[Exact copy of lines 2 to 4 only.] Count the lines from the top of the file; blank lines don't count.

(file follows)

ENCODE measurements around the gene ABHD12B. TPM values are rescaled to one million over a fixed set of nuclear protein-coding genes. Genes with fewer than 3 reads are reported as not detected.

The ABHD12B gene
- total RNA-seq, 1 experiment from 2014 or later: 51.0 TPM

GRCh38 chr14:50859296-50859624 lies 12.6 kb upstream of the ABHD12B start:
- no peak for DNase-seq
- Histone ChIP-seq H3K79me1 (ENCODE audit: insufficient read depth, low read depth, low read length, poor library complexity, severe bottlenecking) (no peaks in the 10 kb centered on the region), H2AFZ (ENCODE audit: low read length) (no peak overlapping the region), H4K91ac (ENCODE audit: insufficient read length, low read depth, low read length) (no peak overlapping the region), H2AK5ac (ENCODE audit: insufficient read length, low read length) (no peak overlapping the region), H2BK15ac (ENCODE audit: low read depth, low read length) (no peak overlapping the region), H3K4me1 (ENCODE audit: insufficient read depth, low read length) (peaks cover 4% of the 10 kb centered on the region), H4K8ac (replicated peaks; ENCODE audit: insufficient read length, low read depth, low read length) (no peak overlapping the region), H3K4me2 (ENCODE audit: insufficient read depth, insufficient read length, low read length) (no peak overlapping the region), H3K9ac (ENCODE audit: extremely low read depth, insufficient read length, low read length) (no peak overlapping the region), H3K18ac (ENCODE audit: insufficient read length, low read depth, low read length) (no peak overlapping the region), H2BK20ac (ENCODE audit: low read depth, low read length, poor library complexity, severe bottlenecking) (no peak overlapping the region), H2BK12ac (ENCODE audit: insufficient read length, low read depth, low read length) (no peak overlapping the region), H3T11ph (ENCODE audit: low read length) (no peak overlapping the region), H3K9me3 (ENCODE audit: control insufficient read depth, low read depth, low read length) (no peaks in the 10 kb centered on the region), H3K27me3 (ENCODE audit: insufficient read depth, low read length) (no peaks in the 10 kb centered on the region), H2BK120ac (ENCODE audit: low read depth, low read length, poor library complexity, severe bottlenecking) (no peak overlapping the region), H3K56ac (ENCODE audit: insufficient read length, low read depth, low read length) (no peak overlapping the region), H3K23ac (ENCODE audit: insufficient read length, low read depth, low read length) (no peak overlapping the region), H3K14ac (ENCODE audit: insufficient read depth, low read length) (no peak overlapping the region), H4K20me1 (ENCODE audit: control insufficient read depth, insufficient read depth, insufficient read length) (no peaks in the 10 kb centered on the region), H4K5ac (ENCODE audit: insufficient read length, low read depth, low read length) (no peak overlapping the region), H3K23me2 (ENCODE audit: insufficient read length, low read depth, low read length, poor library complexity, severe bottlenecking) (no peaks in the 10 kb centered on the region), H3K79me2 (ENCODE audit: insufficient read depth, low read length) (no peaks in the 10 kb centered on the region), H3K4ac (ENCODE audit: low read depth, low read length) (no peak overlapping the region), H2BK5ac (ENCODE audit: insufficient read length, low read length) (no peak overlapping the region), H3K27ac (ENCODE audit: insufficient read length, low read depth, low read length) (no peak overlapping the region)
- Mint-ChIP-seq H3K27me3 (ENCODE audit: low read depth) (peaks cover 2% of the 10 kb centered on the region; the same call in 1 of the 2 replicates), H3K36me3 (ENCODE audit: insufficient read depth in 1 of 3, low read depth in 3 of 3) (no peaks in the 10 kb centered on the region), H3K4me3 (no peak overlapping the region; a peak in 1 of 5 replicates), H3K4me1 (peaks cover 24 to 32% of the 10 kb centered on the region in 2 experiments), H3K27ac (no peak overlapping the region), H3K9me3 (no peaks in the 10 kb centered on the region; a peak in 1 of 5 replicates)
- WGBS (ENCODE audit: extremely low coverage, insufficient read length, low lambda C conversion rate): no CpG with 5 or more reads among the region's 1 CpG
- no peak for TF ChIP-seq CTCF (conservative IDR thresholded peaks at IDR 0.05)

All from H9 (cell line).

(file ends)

The ABHD12B gene
- total RNA-seq, 1 experiment from 2014 or later: 51.0 TPM

GRCh38 chr14:50859296-50859624 lies 12.6 kb upstream of the ABHD12B start: